Author Topic: (Very) Short-Term Investing  (Read 2447 times)

Starstuff

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(Very) Short-Term Investing
« on: May 30, 2013, 07:15:58 AM »
I'm looking to invest some money for the next 14-15 months. After that, I'd like the money to supplement my income for the next 12-24 months. I have $3,500 right now, with $200 monthly contributions for the next few months, increasing to $900-1500 hopefully in 9-10 months. If all goes as planned, I'll have saved up $10,000 by my goal date. (I know this isn't a lot for this community, but I'm working two jobs to pull it off....)

What should I do with this cash? Savings account to avoid risk? Invest and hope for no losses (and some gains)?

Thanks!

arebelspy

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Re: (Very) Short-Term Investing
« Reply #1 on: May 30, 2013, 08:10:14 AM »
We'll need some more details about your situation - risk tolerance, how sure you'll need the principal, how aggressive you want/need to be in order to achieve the desired income, etc.  Mostly just more clear on what you want and when.
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Starstuff

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Re: (Very) Short-Term Investing
« Reply #2 on: May 30, 2013, 10:21:56 AM »
We'll need some more details about your situation - risk tolerance, how sure you'll need the principal, how aggressive you want/need to be in order to achieve the desired income, etc.  Mostly just more clear on what you want and when.

Risk tolerance: I'm generally the "I'll buy the extended warranty" type. So low. But I'm more asking experienced investors what my risk tolerance for this cash should be given my situation. I'm willing to be flexible. There's not much that can keep me awake at night. That said....

I'll need the principal. I'm quitting my day job and keeping a part-time one waiting tables. I should make enough to cover living expenses, but I'll need the principal to cover school costs/enable me to take out smaller loans and pay them down. There will mostly likely be an unpaid internship in the middle, so I may have to cover all costs out of this money for 6 months.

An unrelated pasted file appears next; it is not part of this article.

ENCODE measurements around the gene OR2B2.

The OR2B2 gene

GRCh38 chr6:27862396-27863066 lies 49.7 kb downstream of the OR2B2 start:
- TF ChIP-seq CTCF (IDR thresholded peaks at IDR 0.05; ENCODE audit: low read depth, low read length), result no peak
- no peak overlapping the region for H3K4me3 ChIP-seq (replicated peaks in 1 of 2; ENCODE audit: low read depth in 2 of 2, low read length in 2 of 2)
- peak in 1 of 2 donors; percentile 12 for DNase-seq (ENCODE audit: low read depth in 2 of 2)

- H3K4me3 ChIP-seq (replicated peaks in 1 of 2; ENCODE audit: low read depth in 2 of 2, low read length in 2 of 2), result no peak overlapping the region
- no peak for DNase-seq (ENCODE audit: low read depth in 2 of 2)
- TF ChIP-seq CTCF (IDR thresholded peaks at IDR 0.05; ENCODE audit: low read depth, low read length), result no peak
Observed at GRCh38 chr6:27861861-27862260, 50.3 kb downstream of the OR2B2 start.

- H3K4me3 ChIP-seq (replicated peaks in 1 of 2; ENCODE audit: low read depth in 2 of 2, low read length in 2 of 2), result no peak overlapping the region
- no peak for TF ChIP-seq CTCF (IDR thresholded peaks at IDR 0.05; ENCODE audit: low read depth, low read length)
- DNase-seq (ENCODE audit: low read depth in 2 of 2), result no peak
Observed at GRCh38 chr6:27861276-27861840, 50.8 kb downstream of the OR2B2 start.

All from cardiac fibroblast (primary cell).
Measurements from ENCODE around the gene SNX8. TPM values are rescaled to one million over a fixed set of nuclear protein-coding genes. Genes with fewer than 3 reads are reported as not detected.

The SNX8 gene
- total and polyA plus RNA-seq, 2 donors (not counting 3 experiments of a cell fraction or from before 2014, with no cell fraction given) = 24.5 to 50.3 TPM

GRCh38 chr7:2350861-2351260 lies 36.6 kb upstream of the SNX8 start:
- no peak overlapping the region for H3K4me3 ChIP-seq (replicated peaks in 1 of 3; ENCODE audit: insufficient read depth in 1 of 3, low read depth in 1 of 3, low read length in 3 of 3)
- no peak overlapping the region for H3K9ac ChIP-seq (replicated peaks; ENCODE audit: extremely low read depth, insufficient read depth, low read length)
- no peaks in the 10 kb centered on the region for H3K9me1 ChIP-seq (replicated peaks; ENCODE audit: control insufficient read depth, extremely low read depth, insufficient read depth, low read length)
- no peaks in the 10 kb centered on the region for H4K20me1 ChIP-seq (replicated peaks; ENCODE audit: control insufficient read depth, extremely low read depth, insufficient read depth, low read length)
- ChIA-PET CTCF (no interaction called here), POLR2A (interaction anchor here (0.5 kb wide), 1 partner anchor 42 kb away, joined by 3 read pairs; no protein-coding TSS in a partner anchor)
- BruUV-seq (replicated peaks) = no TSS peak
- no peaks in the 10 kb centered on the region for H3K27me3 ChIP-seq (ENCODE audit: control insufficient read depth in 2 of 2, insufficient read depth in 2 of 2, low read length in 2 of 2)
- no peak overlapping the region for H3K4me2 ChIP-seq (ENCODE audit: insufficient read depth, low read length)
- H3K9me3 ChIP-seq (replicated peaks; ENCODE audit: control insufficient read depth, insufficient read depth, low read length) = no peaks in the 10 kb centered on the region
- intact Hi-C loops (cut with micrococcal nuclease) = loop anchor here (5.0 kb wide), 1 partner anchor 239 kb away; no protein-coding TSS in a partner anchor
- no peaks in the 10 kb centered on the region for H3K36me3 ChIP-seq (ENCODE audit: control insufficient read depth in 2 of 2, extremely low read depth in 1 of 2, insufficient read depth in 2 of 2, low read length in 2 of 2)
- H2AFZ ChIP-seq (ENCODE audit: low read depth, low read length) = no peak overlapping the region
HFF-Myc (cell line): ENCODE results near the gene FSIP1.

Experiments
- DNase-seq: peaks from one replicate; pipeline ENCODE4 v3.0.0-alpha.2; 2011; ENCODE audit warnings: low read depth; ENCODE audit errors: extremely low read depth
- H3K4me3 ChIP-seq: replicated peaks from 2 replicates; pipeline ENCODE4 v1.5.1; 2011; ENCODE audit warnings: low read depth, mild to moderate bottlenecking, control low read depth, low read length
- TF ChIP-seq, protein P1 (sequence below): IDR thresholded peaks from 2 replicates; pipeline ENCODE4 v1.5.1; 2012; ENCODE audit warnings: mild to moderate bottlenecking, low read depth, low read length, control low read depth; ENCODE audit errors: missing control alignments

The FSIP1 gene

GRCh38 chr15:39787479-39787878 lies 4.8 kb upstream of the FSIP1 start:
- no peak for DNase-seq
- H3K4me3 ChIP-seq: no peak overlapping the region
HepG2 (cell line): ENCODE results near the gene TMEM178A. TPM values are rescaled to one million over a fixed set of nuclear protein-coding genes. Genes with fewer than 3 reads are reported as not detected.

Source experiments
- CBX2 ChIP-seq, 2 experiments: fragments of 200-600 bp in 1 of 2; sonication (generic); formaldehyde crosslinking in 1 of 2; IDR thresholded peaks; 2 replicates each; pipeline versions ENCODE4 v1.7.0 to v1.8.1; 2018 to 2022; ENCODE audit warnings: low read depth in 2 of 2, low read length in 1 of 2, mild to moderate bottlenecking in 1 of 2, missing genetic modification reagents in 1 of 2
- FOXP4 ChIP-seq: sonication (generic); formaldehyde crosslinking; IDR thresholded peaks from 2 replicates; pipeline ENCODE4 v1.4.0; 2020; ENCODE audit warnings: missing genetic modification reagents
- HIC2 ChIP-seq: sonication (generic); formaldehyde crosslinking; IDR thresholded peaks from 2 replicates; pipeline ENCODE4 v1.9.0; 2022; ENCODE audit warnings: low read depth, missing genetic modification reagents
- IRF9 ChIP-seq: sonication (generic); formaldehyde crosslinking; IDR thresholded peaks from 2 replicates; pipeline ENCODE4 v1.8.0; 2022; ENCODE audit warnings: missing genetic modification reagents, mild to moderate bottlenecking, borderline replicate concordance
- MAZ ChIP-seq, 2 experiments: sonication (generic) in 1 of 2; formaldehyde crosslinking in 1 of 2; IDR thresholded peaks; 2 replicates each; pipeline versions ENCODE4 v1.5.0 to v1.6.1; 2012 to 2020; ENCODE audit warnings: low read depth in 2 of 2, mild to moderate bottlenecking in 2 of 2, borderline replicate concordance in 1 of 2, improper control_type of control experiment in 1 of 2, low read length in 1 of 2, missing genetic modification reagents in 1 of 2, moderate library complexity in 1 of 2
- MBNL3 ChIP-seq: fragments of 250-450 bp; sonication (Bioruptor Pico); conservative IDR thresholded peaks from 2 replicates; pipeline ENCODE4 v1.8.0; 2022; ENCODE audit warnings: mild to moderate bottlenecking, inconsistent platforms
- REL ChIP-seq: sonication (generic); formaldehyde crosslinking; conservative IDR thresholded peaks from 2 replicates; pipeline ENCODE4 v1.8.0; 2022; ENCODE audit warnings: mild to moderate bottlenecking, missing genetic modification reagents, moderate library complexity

To make timing clearer:
Current balance $3,495
Goal date: Aug 1, 2014
Target principal 8/1/14: $8500-10000
I'll need this money from Aug 1, 2014 until May or Aug 2016, so roughly 24 months. I do not anticipate being able to contribute to this fund during that time, just take out.

Ideally, I'd like to generate a little something off of an investment to make up for some of what I'll have to take out. Minimize the damage to the principal when I have to start drawing. Barring emergencies (or FAFSA...), I think I'll only have to draw enough for books every semester. Otherwise, I want the cushion to make me comfortable putting part of my income into loan payments before I graduate. I don't want this to have a zero balance after two years of draws, if at all possible, even if I have to draw monthly. I also do not want this to be large enough that FAFSA considers it an asset. I do want some loans, although I anticipate covering more costs with scholarships and out of pocket. I just don't want to be forced to give up my cash. (I'd also like a perfect world, while you're at it >.<)

Kriegsspiel

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Re: (Very) Short-Term Investing
« Reply #3 on: May 30, 2013, 11:17:30 AM »
Personall, I'd put it in your savings account or something like that.  Investments that aren't cash can fluctuate pretty wildly, so if you need that money that might hurt.

arebelspy

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Re: (Very) Short-Term Investing
« Reply #4 on: May 30, 2013, 08:21:42 PM »
I'll need the principal.

Yes, if you'll absolutely need the principal, we immediately have our answer.  It's an easy if X, then Y thing, it only becomes tricky when your situation is a tricky Z one.  Yours isn't. You absYou should put it in a safe investment, meaning bank account, CD, short term treasury, etc.

(I'd also like a perfect world, while you're at it >.<)

Well that one's easy; it's already done.
We are two former teachers who accumulated a bunch of real estate, retired at 29, spent some time traveling the world full time and are now settled with two kids.
If you want to know more about us, or how we did that, or see lots of pictures, this Business Insider profile tells our story pretty well.
We (rarely) blog at AdventuringAlong.com. Check out our Now page to see what we're up to currently.